Updated: Jun 5, 2020
RARE Youth blogger Georgia Hart speaks with great passion about her experience and the impact of other people's perceptions and reactions to her disability
"Innovation does not come from a perfect person living a perfect life with no challenges. Innovation is what happens when we listen to those who live differently to the norm, who deal with things the average person can’t even
I am living in a situation most people fear. Living with a debilitating disability from the age of 15 is not the ideal, in fact chronic illness seems to be people’s worst nightmare. Yet I am happy and content with my life; even proud of it. Nobody has any right to assume my life is anything less than that. Nobody has any right to pity me. I’ve been diagnosed with Friedreich’s ataxia for seven years now, one of the first lessons this taught me was that the media and subsequently society treats disabled people as young and innocent, I read a lot of books and watched a lot of films and couldn’t find myself represented anywhere. I was constantly told by people that they were “so sorry”, which over time, knocked my confidence and I began to believe what I was hearing, that my life was sad and deserved to be pitied, I quickly began to assume the role of being helpless. It is much easier for us all to believe that sick people are naive and unaware of the severity of their situation, and therefore less affected and suffering less. Just imagine looking at someone with a debilitating chronic illness and seeing them as a complex, intelligent human being who understands the reality of their situation and more than that, wouldn’t change a thing. If you can’t do that, it says a lot more about you than it does about me. In these last seven years I have realised people have strange ways of addressing my disability, but the one that stands out the most is being patronised. For example, people speaking VERY slowly to me or simply ignoring me and just speaking to the person I’m with. I believe that this attitude is not a direct consequence of the lack of awareness for my condition, but more related to the way people choose (consciously or subconsciously) to frame disability in general. This framework was crucial to me understanding why people think it’s okay to pat me on the head and congratulate me for getting out of bed in the morning. I used to shy away from identifying as disabled, I didn’t want to associate with the stigma attached to it. This is not surprising, as it was drilled into me that this was a negative word. Recently, someone who knows me quite well made the comment that “if it wasn’t for your wheelchair you would look normal”, a similar backhanded compliment to “you’re too pretty to be in a wheelchair”, which I have also received. The truth is, disabled is not a slur, it is not offensive, and it has no bearing on how I look. It is just another word I can use to epitomise who I am, as simple as small or stubborn. It has taken me longer than I care to admit, to realising that instead of rejecting the word disabled because of its negative connotations, it is much more empowering to reject the negative connotations society places on disability. The western world is obsessed with change, making improvements, modifications and advancements. These are all buzz words we hear on the daily. Yet as a society, we dismiss disabled people. Innovation does not come from a perfect person living a perfect life with no challenges. Innovation is what happens when we listen to those who live differently to the norm, who deal with things the average person can’t even imagine. Which is why people with disabilities have much more to contribute than we get credit for. A few of my best friends have the same condition as me and they are some of the most resilient, intelligent, adaptable people I know, and the world would benefit from listening to them. After all, change is mandatory, but survival isn’t. Friedreich’s ataxia is a multidisciplinary disease, meaning there aren’t many parts of me it doesn’t effect. Despite this, the worst ‘symptom’ of my condition is not my heart condition or scoliosis or fatigue or all the other grim affects you can find on google, but how other people treat me. It’s a strange concept that because of my physical condition I have to fight for people to treat me with the same respect they would any other stranger, but there is a fine line between changing how the majority think about those with disabilities and shrinking myself down so that people don’t feel awkward around me. The latter is something I refuse to do...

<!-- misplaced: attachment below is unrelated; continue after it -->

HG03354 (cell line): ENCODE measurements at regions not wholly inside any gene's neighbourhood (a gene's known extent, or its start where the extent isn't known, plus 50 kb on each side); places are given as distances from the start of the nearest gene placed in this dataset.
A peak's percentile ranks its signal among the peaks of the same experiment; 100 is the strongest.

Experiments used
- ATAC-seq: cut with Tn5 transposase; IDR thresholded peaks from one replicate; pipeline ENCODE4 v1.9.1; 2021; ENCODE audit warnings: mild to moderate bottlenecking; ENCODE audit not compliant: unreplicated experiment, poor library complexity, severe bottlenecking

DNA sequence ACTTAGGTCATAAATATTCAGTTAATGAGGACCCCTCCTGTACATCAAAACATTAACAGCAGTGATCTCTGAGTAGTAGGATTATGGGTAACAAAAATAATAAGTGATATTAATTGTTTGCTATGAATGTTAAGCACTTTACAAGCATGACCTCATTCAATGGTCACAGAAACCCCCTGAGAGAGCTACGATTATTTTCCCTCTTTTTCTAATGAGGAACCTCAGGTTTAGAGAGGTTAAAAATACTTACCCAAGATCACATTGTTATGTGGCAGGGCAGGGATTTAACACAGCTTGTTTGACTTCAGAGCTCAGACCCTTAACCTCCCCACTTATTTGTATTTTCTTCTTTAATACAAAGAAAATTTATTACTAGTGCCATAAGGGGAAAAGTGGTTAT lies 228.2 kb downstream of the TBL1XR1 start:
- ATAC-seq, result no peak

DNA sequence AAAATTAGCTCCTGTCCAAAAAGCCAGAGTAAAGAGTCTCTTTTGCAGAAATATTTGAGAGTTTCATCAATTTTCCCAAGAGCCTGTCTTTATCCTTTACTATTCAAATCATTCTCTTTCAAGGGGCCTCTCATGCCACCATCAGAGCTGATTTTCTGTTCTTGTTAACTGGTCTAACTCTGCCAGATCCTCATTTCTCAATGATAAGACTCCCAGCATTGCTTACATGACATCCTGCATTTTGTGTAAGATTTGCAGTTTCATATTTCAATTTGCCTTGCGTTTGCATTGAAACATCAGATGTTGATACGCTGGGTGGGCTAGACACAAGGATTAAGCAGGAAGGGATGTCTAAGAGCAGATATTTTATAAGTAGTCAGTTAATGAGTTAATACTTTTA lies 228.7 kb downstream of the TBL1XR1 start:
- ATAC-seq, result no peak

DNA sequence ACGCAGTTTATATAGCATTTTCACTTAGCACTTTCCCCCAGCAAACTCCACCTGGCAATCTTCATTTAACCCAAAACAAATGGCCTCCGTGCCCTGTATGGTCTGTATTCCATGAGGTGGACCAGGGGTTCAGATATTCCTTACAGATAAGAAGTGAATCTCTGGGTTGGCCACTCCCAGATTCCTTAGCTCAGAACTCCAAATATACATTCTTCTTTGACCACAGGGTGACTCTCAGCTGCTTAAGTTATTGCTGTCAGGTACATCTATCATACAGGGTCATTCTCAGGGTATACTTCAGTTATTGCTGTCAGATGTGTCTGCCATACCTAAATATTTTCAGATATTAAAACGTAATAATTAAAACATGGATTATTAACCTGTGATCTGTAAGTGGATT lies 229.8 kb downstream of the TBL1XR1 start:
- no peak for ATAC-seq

It is not my responsibility to make others feel comfortable about my disability